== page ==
Queen Elizabeth, lying in state
Thousands of people line the banks of the River Thames to view Queen Elizabeth II lying in state on September 16, 2022. Photo credit: frank carman / Flickr (CC BY 2.0)
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It’s inaccurate to say the British love queues, but they’re good at them. The police had laid out a route that covered over 10 miles, including a long, three-hour zig-zag at the end on the grounds of the Houses of Parliament which people were calling “the serpent.” By Saturday the wait time to see the queen lying in state was said to be over 20 hours. When I joined the end of the line on Friday morning at 6 a.m. it stretched as far as the HMS Belfast, a warship that saw service in World War II and is now docked near London Bridge. That made for an elegant inauguration to my endeavor, and I’d brought with me a small notebook, bottled water, two sandwiches, and three books to read — ambitious as it was near impossible to read while constantly on the move, albeit at a snail’s pace.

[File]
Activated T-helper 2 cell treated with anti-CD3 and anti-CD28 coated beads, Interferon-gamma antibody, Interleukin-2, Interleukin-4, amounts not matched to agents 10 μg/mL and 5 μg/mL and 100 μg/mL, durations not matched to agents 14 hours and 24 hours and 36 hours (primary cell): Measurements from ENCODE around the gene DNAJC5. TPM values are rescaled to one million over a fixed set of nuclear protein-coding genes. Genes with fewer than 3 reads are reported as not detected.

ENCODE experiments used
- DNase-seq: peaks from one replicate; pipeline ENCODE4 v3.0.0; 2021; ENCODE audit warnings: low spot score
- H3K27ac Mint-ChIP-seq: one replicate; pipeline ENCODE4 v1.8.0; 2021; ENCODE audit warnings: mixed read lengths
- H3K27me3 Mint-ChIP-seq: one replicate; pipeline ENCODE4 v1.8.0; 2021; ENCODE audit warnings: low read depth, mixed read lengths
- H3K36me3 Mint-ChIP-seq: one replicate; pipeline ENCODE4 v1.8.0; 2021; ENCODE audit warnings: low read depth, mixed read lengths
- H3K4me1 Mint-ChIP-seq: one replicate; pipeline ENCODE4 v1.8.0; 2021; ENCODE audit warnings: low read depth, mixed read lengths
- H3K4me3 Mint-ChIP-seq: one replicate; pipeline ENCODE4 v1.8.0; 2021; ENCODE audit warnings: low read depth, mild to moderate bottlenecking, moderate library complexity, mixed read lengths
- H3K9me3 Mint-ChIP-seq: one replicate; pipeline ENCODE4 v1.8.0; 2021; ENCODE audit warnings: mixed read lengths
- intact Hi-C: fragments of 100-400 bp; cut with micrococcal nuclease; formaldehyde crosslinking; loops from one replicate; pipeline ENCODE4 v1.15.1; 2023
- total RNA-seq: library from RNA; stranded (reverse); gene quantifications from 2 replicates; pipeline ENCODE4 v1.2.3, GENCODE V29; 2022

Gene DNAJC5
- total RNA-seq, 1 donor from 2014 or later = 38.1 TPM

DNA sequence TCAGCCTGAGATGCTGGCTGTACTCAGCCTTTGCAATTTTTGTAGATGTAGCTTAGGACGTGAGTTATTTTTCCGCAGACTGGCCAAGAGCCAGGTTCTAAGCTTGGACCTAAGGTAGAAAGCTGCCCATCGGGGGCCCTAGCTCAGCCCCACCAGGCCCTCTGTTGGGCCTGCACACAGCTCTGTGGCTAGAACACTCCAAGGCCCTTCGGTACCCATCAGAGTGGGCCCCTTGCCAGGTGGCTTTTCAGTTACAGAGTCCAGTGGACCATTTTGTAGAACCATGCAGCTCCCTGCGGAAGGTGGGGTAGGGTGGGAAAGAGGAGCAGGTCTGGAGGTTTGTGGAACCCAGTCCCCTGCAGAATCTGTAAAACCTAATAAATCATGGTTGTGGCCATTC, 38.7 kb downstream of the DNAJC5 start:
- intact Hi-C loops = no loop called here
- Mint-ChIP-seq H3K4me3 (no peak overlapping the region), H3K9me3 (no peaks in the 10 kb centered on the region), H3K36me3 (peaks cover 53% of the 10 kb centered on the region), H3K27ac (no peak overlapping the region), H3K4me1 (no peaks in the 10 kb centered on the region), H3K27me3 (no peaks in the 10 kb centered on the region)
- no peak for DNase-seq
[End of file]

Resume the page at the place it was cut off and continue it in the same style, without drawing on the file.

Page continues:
Over nine hours I chugged along with a good-natured crowd. One woman had come down from Cambridgeshire, an hour north of London, and been waiting since 2 a.m. She said she wanted to thank the queen on behalf of her family. A man who had come a short bus ride from Brixton was a history buff who wanted to experience a bit of history himself. The slight absurdity of the whole thing caught people’s fancy, with all sorts of justifications for undergoing the punishing trudge for hours on end. Some people had clear reasons for participating, while others may have joined just for Fear of Missing Out. It was certainly historical in the sense that the monarch doesn’t lie in state very often, and the last one to do so did so 71 years ago.